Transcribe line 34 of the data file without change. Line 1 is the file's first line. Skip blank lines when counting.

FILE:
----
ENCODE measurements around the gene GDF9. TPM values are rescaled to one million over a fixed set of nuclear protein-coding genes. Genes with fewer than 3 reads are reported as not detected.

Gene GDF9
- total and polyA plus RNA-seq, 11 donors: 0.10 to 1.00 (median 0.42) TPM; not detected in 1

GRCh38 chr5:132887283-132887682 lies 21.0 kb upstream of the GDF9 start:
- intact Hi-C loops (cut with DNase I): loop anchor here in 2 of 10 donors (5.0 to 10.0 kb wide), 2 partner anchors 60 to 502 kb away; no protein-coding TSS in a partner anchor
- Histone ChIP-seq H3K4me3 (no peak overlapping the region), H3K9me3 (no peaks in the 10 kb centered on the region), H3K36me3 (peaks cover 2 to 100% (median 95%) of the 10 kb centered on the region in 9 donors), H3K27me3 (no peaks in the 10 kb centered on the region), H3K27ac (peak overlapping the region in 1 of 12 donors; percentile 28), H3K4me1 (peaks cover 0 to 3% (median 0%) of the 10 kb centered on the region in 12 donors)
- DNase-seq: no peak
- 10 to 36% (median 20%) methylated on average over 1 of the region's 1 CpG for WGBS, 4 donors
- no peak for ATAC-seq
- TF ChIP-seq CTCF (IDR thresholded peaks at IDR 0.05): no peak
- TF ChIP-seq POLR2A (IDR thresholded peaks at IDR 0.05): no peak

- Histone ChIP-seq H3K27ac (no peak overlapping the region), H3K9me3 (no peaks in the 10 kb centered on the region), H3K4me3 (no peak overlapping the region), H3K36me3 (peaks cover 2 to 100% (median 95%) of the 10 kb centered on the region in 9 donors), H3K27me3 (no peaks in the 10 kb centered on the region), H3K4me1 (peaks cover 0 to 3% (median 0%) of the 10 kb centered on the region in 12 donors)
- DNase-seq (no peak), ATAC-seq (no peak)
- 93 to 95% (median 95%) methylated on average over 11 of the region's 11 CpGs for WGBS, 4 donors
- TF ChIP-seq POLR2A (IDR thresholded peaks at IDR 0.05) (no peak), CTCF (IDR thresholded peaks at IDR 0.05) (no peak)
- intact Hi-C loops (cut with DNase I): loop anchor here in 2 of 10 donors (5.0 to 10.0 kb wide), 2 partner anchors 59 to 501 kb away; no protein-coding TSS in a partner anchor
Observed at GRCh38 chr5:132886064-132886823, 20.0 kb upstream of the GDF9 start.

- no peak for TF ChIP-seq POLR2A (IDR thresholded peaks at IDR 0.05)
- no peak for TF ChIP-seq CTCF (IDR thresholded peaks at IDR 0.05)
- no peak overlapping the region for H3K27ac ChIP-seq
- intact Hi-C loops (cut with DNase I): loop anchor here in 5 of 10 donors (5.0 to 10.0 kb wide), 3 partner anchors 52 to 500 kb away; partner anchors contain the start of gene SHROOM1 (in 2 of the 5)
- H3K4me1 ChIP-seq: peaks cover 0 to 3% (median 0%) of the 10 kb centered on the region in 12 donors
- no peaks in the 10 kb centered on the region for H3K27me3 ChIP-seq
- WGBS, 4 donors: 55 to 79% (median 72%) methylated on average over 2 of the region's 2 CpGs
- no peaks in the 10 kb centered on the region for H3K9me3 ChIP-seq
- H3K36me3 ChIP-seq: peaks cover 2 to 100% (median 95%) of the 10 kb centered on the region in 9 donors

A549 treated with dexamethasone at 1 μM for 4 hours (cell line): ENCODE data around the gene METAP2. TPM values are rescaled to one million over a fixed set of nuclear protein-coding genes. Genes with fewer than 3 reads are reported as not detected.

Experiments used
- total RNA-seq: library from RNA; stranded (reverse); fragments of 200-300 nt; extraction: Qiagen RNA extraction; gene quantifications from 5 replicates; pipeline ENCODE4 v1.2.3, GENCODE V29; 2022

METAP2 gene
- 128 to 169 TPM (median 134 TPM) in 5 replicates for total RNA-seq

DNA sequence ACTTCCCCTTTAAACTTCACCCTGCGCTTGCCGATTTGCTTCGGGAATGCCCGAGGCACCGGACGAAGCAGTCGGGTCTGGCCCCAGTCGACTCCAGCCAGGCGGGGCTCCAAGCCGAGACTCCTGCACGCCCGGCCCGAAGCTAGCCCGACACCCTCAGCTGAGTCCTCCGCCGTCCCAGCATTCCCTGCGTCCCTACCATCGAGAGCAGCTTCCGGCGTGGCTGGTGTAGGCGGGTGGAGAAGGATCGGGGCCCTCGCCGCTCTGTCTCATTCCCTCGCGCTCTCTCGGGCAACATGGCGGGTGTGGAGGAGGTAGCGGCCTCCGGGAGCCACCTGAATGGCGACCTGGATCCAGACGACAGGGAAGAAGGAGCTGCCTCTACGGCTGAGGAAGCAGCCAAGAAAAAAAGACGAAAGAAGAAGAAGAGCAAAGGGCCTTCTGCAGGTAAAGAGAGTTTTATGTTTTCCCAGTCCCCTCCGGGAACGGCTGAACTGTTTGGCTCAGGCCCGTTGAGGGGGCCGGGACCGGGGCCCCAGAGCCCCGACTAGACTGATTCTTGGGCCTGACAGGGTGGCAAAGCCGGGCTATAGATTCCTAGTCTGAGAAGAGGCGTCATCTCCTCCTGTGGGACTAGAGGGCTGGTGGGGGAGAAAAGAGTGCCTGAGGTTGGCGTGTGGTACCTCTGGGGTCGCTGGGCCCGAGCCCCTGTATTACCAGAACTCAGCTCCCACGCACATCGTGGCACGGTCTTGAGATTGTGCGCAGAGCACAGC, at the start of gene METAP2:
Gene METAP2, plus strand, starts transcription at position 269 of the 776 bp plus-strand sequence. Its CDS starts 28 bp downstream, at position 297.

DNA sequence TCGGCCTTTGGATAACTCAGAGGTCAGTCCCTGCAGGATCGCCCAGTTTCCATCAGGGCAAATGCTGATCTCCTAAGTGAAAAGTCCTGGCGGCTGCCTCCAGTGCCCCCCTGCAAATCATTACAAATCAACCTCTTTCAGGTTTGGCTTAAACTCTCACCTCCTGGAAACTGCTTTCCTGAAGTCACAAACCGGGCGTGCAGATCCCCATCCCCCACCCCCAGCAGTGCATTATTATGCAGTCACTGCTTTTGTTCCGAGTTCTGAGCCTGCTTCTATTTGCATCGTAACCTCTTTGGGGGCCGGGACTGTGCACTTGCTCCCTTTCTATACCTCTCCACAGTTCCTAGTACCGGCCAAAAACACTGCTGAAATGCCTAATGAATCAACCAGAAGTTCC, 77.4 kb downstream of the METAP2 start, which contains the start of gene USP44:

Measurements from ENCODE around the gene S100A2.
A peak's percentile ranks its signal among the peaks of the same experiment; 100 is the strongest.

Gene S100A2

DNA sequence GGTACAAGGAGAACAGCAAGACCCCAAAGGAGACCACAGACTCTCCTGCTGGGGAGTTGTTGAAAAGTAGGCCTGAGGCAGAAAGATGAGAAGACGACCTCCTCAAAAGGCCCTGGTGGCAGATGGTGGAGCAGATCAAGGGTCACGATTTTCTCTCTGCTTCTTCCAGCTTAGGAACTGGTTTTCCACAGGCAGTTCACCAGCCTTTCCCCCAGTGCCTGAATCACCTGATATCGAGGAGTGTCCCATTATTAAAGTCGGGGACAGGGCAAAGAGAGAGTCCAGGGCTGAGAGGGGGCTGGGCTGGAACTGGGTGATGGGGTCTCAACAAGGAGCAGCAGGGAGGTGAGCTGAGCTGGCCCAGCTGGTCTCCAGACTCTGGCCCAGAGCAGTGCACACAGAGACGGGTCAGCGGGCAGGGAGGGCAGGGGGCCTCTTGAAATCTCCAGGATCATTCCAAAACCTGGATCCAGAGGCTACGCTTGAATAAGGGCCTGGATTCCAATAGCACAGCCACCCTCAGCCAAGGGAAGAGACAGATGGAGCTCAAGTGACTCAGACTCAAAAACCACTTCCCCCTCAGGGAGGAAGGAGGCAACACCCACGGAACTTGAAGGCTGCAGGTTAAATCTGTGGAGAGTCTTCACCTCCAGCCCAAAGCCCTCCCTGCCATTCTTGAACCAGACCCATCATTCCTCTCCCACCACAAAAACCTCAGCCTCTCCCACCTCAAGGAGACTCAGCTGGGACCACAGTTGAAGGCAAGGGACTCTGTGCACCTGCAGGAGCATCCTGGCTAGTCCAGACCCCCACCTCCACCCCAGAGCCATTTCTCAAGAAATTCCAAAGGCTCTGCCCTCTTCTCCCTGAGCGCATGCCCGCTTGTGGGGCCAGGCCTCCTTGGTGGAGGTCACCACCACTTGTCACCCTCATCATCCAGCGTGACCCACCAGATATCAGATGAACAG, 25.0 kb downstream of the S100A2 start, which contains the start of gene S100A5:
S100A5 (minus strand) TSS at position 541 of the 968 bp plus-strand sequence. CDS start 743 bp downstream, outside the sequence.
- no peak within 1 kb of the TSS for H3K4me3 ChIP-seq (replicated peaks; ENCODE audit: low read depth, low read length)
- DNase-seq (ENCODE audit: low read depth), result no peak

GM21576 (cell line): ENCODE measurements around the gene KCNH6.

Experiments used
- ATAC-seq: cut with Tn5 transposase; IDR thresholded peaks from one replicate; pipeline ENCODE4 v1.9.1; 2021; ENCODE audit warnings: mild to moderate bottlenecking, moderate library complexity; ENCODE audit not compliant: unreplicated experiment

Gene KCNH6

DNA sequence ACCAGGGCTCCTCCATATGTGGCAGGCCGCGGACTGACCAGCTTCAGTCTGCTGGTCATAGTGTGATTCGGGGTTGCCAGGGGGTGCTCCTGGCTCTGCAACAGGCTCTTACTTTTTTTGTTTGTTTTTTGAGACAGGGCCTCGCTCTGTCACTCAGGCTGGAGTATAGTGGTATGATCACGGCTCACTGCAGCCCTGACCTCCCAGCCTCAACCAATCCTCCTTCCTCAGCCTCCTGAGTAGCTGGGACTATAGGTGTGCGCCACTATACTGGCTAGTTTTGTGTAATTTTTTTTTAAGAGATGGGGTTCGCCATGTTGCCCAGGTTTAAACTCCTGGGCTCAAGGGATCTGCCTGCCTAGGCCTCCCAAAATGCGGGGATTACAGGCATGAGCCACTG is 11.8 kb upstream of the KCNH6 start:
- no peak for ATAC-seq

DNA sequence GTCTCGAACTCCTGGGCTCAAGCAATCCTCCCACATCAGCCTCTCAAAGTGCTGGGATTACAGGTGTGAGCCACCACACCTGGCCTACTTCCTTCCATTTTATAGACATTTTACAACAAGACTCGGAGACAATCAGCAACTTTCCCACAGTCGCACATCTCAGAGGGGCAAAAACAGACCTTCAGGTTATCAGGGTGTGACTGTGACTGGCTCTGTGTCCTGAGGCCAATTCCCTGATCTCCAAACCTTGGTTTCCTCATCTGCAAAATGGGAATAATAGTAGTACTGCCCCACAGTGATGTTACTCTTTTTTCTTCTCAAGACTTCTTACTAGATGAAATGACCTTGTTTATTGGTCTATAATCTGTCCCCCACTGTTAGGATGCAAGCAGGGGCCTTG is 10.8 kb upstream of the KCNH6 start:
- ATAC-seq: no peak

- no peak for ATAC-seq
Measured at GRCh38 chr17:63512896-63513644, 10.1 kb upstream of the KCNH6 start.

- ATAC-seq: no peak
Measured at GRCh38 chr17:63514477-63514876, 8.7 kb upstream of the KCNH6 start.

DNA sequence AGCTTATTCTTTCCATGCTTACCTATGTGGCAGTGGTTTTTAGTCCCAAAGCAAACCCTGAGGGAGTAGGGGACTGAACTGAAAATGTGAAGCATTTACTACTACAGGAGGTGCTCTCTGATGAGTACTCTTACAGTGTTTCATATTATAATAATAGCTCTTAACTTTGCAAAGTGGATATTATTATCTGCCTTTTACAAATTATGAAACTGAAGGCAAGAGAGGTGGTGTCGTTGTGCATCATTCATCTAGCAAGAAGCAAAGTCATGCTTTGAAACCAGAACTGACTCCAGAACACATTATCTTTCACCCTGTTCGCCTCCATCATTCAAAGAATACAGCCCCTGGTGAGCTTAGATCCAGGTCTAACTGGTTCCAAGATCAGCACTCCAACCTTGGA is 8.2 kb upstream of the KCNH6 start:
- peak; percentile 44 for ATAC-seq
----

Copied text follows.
DNA sequence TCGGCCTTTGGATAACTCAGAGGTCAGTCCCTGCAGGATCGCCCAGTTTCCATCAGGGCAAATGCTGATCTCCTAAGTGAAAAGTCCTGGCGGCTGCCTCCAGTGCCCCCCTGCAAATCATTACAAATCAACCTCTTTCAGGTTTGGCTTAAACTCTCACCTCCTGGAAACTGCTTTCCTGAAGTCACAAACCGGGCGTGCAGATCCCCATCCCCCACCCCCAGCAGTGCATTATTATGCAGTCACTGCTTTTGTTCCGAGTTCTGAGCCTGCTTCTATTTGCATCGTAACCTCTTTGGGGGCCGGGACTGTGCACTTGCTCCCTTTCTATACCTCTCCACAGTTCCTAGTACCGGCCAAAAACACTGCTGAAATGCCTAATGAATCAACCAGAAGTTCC, 77.4 kb downstream of the METAP2 start, which contains the start of gene USP44: